Join The Conversation With Mishpacha's Weekly Newsletter



Steering a Safer Course

Riva Pomerantz

Shlomi Katz could have been irrevocably broken after the tragic passing of his three-year-old son, accidentally dragged by a school bus when the little boy’s jacket got snagged in the automatic door. Instead, he and his wife gathered the shards of their heartbreak and created a way to make Israel’s notoriously dangerous roads safer for others.

Wednesday, February 05, 2014

Teetering precipitously on the edge of hastily assembled chairs, peyos flying in every direction, hundreds of boys of all ages cheer, stab at the air, and excitedly mark their papers as the brightly colored PowerPoint pictures appear on the screen.

“What’s the correct way to get onto a bus?” urges the presenter, cool and unruffled in a perfectly starched white shirt as his microphone soars over the din. 

“Wait till the bus comes to a complete stop!” shouts a particularly exuberant hand-waver.

It’s a regular Tuesday morning in this typical Israeli chareidi cheder. Yet alongside a rich, packed curriculum of limudei kodesh and a smattering of mathematics and language arts, these cheder boys are being taught a new subject — one that will remain with them for life. Literally.

Shlomi Katz is the 39-year-old instigator behind a nationwide wave of change: educating the public about the basics and the finer points of road safety. His organization, Cheftzeinu L’Chaim, which operates throughout the country, is saving lives onIsrael’s dangerous roads every day, educating all demographics including the very young and the elderly, all across the religious spectrum.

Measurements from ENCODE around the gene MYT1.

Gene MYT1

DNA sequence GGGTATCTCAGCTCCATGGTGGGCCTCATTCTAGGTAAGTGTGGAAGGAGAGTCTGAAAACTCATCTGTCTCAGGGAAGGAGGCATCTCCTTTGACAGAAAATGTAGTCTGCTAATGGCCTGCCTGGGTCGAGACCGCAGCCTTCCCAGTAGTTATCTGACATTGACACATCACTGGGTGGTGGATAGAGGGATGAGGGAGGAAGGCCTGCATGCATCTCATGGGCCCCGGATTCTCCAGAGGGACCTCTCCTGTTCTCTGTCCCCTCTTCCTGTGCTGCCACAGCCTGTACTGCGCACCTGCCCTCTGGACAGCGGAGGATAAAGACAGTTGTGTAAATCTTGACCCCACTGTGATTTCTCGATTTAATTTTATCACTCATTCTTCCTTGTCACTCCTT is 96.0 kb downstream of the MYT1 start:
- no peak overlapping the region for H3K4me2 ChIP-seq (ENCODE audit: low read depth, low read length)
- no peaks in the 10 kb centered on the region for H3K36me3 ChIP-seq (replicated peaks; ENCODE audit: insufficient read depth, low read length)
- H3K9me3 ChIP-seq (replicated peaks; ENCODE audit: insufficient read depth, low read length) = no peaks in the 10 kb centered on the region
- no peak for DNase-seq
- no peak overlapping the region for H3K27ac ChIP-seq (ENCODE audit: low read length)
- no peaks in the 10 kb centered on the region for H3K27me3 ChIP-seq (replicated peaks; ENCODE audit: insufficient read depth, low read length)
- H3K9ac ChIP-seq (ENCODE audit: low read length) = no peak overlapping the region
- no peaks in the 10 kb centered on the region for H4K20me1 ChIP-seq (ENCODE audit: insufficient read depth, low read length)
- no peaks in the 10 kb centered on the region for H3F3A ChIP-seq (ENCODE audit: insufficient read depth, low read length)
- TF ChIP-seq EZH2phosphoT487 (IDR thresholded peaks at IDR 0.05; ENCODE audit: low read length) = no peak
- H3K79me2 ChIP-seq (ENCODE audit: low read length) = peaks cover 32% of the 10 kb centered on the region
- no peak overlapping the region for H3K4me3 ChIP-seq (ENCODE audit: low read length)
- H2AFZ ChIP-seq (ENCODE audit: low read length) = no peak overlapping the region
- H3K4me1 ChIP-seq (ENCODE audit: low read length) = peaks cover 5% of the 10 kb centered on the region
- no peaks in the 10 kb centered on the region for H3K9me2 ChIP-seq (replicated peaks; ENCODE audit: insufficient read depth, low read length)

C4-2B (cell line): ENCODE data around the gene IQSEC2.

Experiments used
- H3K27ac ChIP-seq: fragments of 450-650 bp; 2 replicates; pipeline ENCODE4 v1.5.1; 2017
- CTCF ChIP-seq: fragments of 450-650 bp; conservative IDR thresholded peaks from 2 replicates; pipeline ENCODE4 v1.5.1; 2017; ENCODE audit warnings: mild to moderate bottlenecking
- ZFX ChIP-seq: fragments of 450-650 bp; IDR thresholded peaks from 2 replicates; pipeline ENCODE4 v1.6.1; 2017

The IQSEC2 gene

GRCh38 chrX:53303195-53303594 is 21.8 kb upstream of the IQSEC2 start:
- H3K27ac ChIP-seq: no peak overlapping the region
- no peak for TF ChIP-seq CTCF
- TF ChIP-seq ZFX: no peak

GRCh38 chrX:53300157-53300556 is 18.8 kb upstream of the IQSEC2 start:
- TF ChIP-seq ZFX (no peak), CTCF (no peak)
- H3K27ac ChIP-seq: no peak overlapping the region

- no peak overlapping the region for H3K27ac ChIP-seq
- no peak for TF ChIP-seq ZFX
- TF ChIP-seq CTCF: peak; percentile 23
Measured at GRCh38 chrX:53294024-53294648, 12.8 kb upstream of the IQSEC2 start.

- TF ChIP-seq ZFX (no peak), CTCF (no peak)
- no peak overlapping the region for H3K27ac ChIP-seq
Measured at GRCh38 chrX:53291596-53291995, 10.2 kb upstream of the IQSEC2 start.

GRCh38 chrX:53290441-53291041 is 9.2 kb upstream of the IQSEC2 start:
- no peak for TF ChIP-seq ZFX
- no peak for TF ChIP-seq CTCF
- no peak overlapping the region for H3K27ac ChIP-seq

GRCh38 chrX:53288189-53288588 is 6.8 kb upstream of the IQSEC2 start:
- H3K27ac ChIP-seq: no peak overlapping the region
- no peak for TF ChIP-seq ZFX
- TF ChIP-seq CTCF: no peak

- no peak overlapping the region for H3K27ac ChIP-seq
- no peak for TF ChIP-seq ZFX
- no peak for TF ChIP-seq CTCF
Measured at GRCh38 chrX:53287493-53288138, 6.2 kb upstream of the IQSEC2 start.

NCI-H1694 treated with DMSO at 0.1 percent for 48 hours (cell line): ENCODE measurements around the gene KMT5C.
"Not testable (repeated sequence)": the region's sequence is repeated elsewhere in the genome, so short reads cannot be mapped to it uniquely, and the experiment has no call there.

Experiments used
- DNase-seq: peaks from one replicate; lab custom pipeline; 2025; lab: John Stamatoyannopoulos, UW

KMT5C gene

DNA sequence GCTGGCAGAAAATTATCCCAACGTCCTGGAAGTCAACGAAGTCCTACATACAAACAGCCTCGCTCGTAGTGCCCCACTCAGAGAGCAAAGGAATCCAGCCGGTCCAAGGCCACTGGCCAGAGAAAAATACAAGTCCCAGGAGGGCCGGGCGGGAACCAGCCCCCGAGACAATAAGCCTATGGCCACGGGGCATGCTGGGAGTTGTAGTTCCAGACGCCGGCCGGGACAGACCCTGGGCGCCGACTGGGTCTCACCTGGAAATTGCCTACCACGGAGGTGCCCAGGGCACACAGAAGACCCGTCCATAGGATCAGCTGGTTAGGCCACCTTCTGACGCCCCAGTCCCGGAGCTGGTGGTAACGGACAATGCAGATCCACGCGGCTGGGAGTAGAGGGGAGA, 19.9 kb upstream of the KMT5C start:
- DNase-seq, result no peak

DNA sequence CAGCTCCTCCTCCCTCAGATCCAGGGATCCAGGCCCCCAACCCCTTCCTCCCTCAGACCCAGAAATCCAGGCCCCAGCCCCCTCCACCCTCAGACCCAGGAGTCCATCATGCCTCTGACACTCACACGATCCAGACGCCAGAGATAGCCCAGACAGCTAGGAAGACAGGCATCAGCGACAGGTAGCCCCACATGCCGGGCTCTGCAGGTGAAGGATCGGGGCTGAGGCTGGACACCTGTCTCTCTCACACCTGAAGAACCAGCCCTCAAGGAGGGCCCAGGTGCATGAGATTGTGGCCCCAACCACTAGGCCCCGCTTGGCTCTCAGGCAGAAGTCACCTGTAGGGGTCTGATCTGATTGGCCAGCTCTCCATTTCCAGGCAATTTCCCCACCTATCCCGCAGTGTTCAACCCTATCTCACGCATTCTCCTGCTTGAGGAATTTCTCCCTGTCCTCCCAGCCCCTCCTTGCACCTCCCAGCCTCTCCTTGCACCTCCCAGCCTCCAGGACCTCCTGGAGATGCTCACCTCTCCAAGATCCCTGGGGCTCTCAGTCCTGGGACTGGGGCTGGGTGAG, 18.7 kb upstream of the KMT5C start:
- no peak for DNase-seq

His voice still hasn’t given out an hour later when we exit the school building, leaving behind eight grades of rambunctious kids with their heads full of the material they have just reviewed.

“You couldn’t pay me to stand up there for even one minute,” I remark.

He just laughs. As a former rebbi and a beloved camp counselor since his early teens, Shlomi Katz isn’t intimidated by children, noise, or planning and executing large-scale projects. But although community activism is a part of him, it was a personal tragedy that kindled the spark of what is now a full-fledged operation Shlomi and his wife, Etty, tirelessly pursue today.

 

To read the rest of this story, please buy this issue of Mishpacha or sign up for a weekly subscription

Share this page with a friend. Fill in the information below, and we'll email your friend a link to this page on your behalf.

Your name
Your email address
You friend's name
Your friend's email address
Please type the characters you see in the image into the box provided.
CAPTCHA
Message


MM217
 
The Fortunes of War
Rabbi Moshe Grylak We’re still feeling the fallout of the First World War
Some Lessons, But Few Portents
Yonoson Rosenblum What the midterms tell us about 2020
Vote of Confidence
Eyan Kobre Why I tuned in to the liberal radio station
5 out of 10
Rabbi Dovid Bashevkin Top 5 Moments of the Kinus
Day in the Life
Rachel Bachrach Chaim White of KC Kosher Co-op
When Less is More
Rabbi Ron Yitzchok Eisenman How a good edit enhances a manuscript
It’s My Job
Jacob L. Freedman “Will you force me to take meds?”
They’re Still Playing My Song?
Riki Goldstein Yitzy Bald’s Yerav Na
Yisroel Werdyger Can’t Stop Singing
Riki Goldstein Ahrele Samet’s Loi Luni
Double Chords of Hope
Riki Goldstein You never know how far your music can go
Will Dedi Have the Last Laugh?
Dovid N. Golding Dedi and Ding go way back
Battle of the Budge
Faigy Peritzman Using stubbornness to grow in ruchniyus
The Challenging Child
Sarah Chana Radcliffe Strategies for raising the difficult child
Bucking the Trend
Sara Eisemann If I skip sem, will I get a good shidduch?
The Musician: Part 1
D. Himy, M.S. CCC-SLP and Zivia Reischer "If she can't read she'll be handicapped for life!"